I wish my students were like this. =P
I’m convinced that this actually happens, though not for this reason.
I’m pretty sure that there are a decent number of people who think this is why Nouriel Roubini is a thing.
Good thing the Nobel Prize comes with cash. =P Overall, I am torn in my opinion as to whether economists care more or less about money than non-economists.
MAKE THE FLASHBACKS STOP…
Or, in case you prefer your mocking of stereotypes in video form, there’s this:
Suggestions welcome for how to do better than this.
I’ve written about this supposed dystopian nightmare before- the real problem isn’t that we can create a lot of stuff without taking up a lot of people’s time (that in itself sounds lovely, right?), the problem is that we as a society don’t know how to efficiently allocate resources without the price system, and, more importantly, we can’t seem to conceive of a mechanism for getting the inputs to that price system (i.e. dollars) to people that doesn’t involve trading said dollars for worker effort (i.e. labor). I’m not entirely convinced that we’re getting to the dire point of labor obsolescence any time soon (see here for some evidence of what ATMs have done to bank tellers, for instance), but I do think that we need to start getting potential solutions out into the public consciousness well ahead of time, since social norms and attitudes don’t change overnight (looking at you, gay marriage).
It’s worth noting that my statements aren’t a criticism of Reich himself except in that he appears to have taken up the journalistic hobby of burying the lede by putting this part at the end:
Our underlying problem won’t be the number of jobs. It will be – it already is — the allocation of income and wealth.
What to do?
“Redistribution” has become a bad word.
But the economy toward which we’re hurtling — in which more and more is generated by fewer and fewer people who reap almost all the rewards, leaving the rest of us without enough purchasing power – can’t function.
It may be that a redistribution of income and wealth from the rich owners of breakthrough technologies to the rest of us becomes the only means of making the future economy work.
I get the sense that people like Reich believe that the public will pay more attention if they are presented with the dystopian nightmare view of the situation- they may be right, but I’m curious as to how a “the world will be so awesome except for this distribution problem that we need to figure out” marketing angle would play instead. In any case, we do need to start thinking about a mindset change, since otherwise we run the risk of being that society that has people do busy work so that we have an excuse to give them money. We all know how much we “love” that at our jobs nowadays, so how about we start considering some alternatives, hm?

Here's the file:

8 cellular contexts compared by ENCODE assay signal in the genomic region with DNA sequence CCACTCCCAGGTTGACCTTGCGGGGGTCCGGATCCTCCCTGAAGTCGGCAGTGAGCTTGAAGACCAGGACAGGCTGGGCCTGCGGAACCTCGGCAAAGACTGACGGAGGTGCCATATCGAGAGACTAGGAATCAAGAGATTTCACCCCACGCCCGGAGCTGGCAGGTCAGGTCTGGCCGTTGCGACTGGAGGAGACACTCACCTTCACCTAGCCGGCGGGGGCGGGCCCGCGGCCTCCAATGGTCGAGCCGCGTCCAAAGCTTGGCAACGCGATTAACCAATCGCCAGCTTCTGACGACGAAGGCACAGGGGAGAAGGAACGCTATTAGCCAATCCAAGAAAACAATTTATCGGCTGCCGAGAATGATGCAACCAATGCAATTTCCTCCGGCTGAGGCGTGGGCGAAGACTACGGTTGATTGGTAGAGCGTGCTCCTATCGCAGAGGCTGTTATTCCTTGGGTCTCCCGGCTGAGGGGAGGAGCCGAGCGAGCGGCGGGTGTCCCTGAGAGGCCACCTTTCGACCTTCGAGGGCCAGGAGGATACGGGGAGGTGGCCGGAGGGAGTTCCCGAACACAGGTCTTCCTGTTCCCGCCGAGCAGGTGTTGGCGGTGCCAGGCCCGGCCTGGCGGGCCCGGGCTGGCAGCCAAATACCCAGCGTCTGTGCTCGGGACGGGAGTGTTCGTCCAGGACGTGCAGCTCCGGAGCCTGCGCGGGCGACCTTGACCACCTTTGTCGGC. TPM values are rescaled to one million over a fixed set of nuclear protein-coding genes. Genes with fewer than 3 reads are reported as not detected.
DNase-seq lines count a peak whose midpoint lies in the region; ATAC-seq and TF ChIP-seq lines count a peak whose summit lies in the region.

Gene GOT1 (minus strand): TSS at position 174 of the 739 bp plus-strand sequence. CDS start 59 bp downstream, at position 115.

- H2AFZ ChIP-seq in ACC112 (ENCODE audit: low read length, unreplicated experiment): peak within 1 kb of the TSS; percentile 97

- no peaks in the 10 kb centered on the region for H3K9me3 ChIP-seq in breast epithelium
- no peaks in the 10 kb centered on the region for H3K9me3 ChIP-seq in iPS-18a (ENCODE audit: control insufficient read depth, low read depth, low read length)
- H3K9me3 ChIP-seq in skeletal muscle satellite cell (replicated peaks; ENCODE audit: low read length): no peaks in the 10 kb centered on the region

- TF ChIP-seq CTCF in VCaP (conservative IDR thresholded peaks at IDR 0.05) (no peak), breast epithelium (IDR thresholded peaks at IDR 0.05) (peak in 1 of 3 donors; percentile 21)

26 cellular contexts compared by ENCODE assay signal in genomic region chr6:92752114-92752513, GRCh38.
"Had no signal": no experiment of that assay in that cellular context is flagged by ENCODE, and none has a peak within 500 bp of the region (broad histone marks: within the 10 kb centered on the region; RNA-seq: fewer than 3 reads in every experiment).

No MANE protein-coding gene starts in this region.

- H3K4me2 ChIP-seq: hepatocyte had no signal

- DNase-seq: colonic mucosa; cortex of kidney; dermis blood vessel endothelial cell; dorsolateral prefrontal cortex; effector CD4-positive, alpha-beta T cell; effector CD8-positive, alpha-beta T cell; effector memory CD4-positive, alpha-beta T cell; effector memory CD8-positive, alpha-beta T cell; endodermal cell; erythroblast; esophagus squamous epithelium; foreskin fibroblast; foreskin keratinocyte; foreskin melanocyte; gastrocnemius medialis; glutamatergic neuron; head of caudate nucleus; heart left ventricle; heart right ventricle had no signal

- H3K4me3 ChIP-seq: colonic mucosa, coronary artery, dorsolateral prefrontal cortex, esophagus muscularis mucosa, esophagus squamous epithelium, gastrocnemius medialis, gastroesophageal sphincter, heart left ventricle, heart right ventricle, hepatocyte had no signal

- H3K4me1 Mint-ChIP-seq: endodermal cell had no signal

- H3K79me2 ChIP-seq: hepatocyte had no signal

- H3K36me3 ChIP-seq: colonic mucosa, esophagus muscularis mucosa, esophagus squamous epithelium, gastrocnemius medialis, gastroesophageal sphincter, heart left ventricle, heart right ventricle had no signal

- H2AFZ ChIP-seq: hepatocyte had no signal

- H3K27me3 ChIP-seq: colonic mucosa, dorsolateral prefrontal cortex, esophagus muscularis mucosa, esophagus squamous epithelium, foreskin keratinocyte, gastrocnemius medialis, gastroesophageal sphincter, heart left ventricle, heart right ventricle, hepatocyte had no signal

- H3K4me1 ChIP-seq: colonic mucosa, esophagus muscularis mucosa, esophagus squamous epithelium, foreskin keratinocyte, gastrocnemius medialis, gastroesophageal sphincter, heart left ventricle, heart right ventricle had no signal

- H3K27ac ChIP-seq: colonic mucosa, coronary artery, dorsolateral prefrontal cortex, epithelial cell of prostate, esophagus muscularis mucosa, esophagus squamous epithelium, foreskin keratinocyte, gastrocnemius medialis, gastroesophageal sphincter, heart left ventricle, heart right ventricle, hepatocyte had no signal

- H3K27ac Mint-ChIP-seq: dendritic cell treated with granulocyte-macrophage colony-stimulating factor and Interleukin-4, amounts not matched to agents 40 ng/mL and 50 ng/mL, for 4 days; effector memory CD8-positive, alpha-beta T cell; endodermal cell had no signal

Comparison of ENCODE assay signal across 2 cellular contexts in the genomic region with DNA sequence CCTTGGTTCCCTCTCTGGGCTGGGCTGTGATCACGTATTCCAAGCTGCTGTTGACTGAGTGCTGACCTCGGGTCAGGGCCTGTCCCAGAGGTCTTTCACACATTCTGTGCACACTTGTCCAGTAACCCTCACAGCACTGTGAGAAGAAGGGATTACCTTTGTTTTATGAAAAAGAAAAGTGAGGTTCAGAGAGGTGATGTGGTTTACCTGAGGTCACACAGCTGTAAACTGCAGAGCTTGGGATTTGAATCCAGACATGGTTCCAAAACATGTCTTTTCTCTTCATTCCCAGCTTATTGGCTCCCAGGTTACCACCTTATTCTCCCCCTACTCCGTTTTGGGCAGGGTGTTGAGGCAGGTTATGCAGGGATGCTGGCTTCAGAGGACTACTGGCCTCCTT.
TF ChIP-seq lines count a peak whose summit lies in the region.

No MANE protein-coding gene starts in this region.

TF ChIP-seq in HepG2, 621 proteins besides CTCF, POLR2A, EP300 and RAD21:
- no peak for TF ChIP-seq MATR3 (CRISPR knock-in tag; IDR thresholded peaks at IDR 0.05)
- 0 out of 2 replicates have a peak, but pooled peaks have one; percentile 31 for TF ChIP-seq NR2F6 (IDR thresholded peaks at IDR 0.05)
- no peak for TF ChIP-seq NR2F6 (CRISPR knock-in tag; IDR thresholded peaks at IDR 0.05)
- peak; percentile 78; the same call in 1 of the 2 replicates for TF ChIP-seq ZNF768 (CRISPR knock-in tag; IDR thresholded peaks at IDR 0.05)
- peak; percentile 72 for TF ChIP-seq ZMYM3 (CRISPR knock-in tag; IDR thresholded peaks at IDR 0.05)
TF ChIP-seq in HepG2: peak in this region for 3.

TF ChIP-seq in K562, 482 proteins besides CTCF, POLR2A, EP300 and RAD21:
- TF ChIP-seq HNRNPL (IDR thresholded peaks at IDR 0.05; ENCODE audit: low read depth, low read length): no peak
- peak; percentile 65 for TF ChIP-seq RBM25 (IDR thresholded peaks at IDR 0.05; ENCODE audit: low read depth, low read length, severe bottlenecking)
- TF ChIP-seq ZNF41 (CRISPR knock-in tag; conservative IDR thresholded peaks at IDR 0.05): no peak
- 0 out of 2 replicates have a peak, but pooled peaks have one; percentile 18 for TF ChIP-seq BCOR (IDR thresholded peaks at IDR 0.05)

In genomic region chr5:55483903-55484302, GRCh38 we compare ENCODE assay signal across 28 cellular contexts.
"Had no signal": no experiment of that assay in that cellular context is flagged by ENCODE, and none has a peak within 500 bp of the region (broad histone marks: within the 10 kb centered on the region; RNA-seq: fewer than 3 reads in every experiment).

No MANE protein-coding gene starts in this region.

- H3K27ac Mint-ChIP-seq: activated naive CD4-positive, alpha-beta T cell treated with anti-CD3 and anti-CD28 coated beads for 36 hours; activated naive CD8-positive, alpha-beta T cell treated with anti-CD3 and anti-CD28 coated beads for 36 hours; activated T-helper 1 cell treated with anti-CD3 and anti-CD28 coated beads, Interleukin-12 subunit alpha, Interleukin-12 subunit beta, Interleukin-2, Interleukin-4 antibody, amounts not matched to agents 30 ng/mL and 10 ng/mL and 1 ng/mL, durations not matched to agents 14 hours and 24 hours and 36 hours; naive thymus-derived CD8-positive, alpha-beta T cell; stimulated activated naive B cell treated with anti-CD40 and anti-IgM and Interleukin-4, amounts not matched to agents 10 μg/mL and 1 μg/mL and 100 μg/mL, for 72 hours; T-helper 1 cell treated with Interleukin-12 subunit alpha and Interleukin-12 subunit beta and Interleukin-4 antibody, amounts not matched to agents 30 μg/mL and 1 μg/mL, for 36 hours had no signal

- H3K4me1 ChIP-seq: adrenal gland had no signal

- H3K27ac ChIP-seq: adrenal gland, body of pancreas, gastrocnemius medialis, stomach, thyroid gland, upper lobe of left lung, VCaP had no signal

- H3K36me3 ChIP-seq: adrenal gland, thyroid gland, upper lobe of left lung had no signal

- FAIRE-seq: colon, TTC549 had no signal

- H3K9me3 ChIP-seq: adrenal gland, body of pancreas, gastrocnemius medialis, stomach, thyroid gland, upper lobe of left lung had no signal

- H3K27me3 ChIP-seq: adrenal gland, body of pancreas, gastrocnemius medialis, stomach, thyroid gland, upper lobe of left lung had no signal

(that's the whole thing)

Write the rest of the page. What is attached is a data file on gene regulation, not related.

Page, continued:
P.S. I definitely feel that some Player Piano fan fiction is in order here. Let’s get on that, shall we?
I can’t decide whether this is more or less ridiculous than negative interest rates for dealing with a liquidity trap…
(One nitpick: Technically, savings is what funds investment, so it doesn’t generally make sense to think that they move in opposite directions as suggested above. That said, if you define “saving” as putting money in banks or government securities and “investment” as private-sector investment, then the statement is pretty reasonable.) On a practical level, however, this can only work if people don’t recognize Janet Yellen, since they need to get scared and run away rather than be all “OMG it’s Janet Yellen, you’re so cool, can I take a selfie with you?” Fortunately (in this context and probably no other), Yellen’s celebrity doesn’t appear to be a limiting factor:
The survey showed 70% of those polled don’t know or aren’t sure who Ms. Yellen is. In contrast, just 1% had never heard of former president George W. Bush.
When it comes to the Federal Reserve as an institution, 42% said they had a neutral view, while 30% had a somewhat or very positive view and 20% had a somewhat or very negative view. Just 8% didn’t know the name or weren’t sure what it was.